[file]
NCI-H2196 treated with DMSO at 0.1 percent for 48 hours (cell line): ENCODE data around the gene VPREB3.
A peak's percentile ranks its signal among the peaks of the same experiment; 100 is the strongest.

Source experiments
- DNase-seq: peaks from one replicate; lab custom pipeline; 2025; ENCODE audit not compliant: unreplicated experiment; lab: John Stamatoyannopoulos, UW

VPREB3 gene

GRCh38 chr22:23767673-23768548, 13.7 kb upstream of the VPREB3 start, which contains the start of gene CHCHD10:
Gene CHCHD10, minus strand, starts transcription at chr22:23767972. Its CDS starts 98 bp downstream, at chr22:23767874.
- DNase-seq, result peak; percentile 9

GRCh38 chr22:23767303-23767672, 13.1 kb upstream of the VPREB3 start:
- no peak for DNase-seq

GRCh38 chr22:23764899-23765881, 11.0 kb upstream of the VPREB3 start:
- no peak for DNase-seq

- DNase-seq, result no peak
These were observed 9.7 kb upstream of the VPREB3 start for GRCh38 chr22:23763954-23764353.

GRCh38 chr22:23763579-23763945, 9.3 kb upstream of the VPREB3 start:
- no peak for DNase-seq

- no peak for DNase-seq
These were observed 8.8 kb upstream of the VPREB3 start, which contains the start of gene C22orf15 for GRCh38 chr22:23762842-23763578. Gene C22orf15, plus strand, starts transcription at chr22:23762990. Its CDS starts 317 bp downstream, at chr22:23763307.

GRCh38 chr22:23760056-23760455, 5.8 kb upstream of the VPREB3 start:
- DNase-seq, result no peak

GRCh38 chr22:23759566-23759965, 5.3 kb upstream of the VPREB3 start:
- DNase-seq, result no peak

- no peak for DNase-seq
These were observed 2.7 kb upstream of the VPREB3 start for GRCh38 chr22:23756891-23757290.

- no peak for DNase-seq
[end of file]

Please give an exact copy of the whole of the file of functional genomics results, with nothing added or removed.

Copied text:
NCI-H2196 treated with DMSO at 0.1 percent for 48 hours (cell line): ENCODE data around the gene VPREB3.
A peak's percentile ranks its signal among the peaks of the same experiment; 100 is the strongest.

Source experiments
- DNase-seq: peaks from one replicate; lab custom pipeline; 2025; ENCODE audit not compliant: unreplicated experiment; lab: John Stamatoyannopoulos, UW

VPREB3 gene

GRCh38 chr22:23767673-23768548, 13.7 kb upstream of the VPREB3 start, which contains the start of gene CHCHD10:
Gene CHCHD10, minus strand, starts transcription at chr22:23767972. Its CDS starts 98 bp downstream, at chr22:23767874.
- DNase-seq, result peak; percentile 9

GRCh38 chr22:23767303-23767672, 13.1 kb upstream of the VPREB3 start:
- no peak for DNase-seq

GRCh38 chr22:23764899-23765881, 11.0 kb upstream of the VPREB3 start:
- no peak for DNase-seq

- DNase-seq, result no peak
These were observed 9.7 kb upstream of the VPREB3 start for GRCh38 chr22:23763954-23764353.

GRCh38 chr22:23763579-23763945, 9.3 kb upstream of the VPREB3 start:
- no peak for DNase-seq

- no peak for DNase-seq
These were observed 8.8 kb upstream of the VPREB3 start, which contains the start of gene C22orf15 for GRCh38 chr22:23762842-23763578. Gene C22orf15, plus strand, starts transcription at chr22:23762990. Its CDS starts 317 bp downstream, at chr22:23763307.

GRCh38 chr22:23760056-23760455, 5.8 kb upstream of the VPREB3 start:
- DNase-seq, result no peak

GRCh38 chr22:23759566-23759965, 5.3 kb upstream of the VPREB3 start:
- DNase-seq, result no peak

- no peak for DNase-seq
These were observed 2.7 kb upstream of the VPREB3 start for GRCh38 chr22:23756891-23757290.

- no peak for DNase-seq